Journal of autism and childhood schizophrenia

, Volume 2, Issue 4, pp 343–358

Response to triiodothyronine and dextroamphetamine: A study of preschool schizophrenic children


  • Magda Campbell
    • New York University Medical Center
  • Barbara Fish
    • New York University Medical Center
  • Raphael David
    • New York University Medical Center
  • Theodore Shapiro
    • New York University Medical Center
  • Patrick Collins
    • New York University Medical Center
  • Celedonia Koh
    • New York University Medical Center

DOI: 10.1007/BF01538168

Cite this article as:
Campbell, M., Fish, B., David, R. et al. J Autism Dev Disord (1972) 2: 343. doi:10.1007/BF01538168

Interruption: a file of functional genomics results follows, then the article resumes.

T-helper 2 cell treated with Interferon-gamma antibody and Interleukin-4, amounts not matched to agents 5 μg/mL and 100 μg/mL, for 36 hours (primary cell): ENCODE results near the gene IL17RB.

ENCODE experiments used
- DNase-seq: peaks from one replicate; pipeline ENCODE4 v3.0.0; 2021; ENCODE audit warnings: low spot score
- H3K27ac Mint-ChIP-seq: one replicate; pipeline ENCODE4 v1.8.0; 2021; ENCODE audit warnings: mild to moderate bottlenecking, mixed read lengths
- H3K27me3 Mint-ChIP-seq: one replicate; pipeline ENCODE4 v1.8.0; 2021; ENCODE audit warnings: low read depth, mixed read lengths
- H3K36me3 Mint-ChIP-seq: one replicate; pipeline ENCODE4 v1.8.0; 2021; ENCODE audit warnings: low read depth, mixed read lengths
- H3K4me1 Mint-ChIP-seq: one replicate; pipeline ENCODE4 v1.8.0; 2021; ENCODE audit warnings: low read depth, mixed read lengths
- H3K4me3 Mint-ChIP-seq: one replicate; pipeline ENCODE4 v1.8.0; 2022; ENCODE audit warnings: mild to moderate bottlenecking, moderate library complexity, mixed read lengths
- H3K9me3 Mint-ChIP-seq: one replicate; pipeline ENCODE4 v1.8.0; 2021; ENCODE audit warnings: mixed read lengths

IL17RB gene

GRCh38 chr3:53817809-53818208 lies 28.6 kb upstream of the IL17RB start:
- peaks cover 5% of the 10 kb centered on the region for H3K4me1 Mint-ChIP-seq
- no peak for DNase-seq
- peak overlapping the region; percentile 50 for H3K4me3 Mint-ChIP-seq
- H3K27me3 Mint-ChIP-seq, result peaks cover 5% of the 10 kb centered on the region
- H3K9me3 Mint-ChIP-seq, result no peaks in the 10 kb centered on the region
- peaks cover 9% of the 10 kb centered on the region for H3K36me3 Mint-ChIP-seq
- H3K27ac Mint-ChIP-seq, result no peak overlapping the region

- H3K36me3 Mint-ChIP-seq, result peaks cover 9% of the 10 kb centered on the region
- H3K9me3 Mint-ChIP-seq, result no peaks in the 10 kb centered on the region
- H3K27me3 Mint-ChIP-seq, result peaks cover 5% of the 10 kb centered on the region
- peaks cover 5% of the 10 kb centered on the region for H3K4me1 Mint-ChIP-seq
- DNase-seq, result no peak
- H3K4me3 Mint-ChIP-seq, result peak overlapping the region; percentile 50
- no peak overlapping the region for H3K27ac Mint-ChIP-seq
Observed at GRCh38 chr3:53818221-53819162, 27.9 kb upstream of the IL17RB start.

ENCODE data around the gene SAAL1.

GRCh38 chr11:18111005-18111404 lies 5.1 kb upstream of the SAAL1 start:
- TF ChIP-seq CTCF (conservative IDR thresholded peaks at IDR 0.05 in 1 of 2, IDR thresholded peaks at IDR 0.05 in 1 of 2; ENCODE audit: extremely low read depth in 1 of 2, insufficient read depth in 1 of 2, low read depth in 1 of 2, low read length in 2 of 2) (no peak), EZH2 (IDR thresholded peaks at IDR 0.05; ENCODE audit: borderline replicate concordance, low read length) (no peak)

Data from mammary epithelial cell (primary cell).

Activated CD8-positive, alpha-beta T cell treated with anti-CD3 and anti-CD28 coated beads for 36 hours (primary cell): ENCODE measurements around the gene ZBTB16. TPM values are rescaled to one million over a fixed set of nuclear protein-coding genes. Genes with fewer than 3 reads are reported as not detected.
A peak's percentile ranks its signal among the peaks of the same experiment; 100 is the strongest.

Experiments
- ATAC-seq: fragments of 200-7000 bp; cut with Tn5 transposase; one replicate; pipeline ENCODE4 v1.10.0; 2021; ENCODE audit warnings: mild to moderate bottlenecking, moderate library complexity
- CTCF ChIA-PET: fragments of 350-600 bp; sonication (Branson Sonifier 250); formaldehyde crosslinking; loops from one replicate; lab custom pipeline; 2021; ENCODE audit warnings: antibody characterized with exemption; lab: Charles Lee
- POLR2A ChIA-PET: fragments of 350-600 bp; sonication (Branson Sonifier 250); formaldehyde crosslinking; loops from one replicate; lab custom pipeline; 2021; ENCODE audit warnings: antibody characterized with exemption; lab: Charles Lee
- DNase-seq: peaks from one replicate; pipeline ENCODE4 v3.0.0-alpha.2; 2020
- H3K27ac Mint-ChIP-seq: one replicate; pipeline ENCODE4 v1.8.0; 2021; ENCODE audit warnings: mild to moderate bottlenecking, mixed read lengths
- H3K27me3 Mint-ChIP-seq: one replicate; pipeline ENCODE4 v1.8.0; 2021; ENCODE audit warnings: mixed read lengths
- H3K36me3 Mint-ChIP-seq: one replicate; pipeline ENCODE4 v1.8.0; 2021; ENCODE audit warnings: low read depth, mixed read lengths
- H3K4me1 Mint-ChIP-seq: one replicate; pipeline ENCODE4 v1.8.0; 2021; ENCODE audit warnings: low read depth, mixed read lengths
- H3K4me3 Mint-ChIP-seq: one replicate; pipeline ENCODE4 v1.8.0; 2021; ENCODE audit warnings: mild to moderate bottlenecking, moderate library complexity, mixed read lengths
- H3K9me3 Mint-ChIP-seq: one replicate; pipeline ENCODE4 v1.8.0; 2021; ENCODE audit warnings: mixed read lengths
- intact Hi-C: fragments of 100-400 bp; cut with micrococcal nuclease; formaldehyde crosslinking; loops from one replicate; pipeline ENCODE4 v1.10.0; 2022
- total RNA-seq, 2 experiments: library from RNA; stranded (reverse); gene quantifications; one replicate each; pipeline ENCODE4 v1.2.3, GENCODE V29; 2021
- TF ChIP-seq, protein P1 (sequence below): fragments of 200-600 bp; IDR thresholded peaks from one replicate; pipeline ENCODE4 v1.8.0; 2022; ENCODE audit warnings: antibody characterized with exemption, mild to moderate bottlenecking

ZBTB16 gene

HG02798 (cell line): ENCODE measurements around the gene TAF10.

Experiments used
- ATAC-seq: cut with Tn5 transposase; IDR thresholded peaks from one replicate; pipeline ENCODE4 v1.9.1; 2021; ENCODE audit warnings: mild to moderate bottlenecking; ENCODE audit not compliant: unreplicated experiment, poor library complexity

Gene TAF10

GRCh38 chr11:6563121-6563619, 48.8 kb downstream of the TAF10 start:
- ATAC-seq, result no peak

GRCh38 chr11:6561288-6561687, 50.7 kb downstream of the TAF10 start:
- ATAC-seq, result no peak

A controlled study of triiodothyronine (T3), a hormone with CNS effects and stimulating properties, is reported in detail and discussed. Twelve of the 16 subjects (13 boys and 3 girls ranging in age from 3 to 6 years) were psychotic (10 schizophrenic and 2 autistic), 2 had chronic organic brain syndromes (Turner's and Klinefelter's, both with withdrawing reaction) and 2 were nonpsychotic (withdrawing and hyperkinetic reactions). Optimal daily doses of T3 ranged from 12.5 to 75 mcg, while those of dextroamphetamine, used as control, from 1.25 to 10 mg. Nonblind evaluations indicated marked improvement on T3 in 11 children, slight in 3, and deterioration in one. Blind ratings indicated statistically significant improvement in overall symptomatology (p⩽0.01). While dextroamphetamine yielded poor responses in all diagnostic categories, T3 had antipsychotic and stimulating effects. T3 is viewed as an agent that is potentially effective in the treatment of childhood schizophrenia.

Copyright information

© Scripta Publishing Company 1972